Amnesty urges Lithuania to reopen investigation into secret CIA prisons News
Amnesty urges Lithuania to reopen investigation into secret CIA prisons
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[JURIST] Lithuania must reopen the investigation [press release] into secret CIA prisons [JURIST news archive] in light of new evidence, Amnesty International (AI) [advocacy website] insisted Thursday. AI cited evidence of rendition flights of Abu Zubaydah [NYT profile; JURIST news archive] in 2005 revealed earlier this year by Reprieve [advocacy website], a London-based human rights organization. AI counter-terrorism and human rights expert, Julia Hall, pressed authorities:

The Lithuanian authorities should not hide behind the blanket claim of “state secrecy” to prevent allegations of disappearance and torture from being properly investigated. No one has been held accountable for helping the USA to construct these secret sites or for any violations that may have occurred in them. … The Lithuanian authorities must reopen their investigation into these operations, including the activities of US officials, and hold accountable those responsible for complicity in all abuses that have taken place.

Deputy prosecutor general, Darius Raulusaitis, indicated prosecutors would decide whether the new evidence was significant enough [AP report] to restart the investigation within a few weeks [Reuters report].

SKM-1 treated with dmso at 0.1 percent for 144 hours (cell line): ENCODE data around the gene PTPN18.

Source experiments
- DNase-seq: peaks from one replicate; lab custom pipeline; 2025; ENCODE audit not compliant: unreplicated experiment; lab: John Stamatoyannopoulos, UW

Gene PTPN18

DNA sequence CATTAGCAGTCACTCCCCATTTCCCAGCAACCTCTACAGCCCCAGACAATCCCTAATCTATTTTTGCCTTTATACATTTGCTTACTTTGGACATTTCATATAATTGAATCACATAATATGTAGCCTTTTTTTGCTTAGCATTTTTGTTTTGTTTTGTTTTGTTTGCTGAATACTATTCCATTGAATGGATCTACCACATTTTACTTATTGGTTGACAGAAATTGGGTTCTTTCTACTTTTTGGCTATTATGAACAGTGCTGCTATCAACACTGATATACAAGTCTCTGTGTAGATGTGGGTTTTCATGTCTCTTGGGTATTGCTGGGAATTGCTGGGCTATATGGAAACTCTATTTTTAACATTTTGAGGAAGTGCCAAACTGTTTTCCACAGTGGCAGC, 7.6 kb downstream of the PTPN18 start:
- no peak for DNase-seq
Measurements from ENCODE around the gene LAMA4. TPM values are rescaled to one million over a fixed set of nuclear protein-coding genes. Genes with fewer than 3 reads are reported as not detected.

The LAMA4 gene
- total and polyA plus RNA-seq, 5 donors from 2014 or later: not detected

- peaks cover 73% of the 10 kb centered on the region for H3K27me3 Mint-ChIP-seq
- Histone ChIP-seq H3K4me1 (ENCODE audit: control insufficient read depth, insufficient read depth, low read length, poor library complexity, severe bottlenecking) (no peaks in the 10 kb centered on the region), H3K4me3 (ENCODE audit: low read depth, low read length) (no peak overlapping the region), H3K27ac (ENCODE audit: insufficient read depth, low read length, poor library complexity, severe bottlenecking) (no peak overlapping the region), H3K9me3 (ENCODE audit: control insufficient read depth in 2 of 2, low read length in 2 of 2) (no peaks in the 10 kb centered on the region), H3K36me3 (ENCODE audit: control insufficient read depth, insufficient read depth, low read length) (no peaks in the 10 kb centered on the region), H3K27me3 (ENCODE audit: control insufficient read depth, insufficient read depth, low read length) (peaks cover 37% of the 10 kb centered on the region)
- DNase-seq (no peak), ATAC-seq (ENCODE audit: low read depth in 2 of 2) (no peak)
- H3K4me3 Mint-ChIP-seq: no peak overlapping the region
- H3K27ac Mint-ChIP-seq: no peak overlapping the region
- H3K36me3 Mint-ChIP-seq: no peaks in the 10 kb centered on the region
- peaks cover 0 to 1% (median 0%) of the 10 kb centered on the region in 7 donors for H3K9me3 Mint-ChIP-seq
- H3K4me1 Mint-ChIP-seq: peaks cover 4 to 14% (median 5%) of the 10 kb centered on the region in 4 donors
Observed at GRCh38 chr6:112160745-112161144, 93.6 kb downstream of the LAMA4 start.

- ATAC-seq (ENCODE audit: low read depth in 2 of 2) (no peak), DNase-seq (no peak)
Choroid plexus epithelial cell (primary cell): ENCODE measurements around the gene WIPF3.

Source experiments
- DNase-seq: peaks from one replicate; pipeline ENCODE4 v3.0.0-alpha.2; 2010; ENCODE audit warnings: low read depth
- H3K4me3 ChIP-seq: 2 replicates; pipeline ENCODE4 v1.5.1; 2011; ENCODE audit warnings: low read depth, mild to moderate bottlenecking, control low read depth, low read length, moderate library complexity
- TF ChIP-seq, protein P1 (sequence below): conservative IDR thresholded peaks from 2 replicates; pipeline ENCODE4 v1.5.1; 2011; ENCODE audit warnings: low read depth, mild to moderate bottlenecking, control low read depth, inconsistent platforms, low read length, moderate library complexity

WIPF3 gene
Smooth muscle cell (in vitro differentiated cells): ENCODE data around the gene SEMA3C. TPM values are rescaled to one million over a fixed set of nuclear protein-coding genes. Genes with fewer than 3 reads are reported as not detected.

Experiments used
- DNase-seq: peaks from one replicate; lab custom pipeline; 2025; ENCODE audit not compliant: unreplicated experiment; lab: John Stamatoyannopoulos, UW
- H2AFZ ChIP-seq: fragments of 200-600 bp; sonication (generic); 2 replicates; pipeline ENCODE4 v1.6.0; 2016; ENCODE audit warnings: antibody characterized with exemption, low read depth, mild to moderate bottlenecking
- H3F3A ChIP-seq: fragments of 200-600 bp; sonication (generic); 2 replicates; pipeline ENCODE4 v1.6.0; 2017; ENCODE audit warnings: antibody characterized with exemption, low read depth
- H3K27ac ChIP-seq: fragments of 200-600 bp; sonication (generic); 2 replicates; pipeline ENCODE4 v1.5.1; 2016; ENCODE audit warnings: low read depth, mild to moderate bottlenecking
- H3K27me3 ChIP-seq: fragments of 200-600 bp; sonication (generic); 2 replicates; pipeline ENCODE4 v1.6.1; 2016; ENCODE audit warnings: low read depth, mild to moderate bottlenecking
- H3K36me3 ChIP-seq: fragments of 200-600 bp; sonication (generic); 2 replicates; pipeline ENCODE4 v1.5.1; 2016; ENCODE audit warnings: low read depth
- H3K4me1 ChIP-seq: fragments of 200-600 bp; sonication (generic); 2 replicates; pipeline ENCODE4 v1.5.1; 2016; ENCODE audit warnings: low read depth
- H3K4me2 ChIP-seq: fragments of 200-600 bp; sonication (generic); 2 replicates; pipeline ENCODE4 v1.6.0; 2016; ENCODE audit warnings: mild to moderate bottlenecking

In January, human rights groups pressed for Lithuania’s investigation to be reopened, calling the decision to stop the investigation premature [JURIST report]. In 2009, the Lithuanian Parliament National Security Committee reported that the CIA had established secret prisons for al Qaeda suspects in the Baltic country. Lawmakers demanded the investigation [JURIST report] after ABC News reported that former CIA officials said that Lithuania provided the CIA with facilities for a secret prison for high-value al Qaeda suspects in order to improve relations with the US. The parliamentary committee concluded that the Lithuanian State Security Department provided the CIA with two secret facilities, but it is unclear whether either facility was used to interrogate detainees. Lithuanian Foreign Minister Vygaudas Usackas resigned [JURIST report] last January in the midst of a dispute with President Dalia Grybauskaite [official profile] over whether the prisons were in the country. Grybauskaite has publicly said that she believes there were prisoners held in Lithuania, but Usackas has denied this.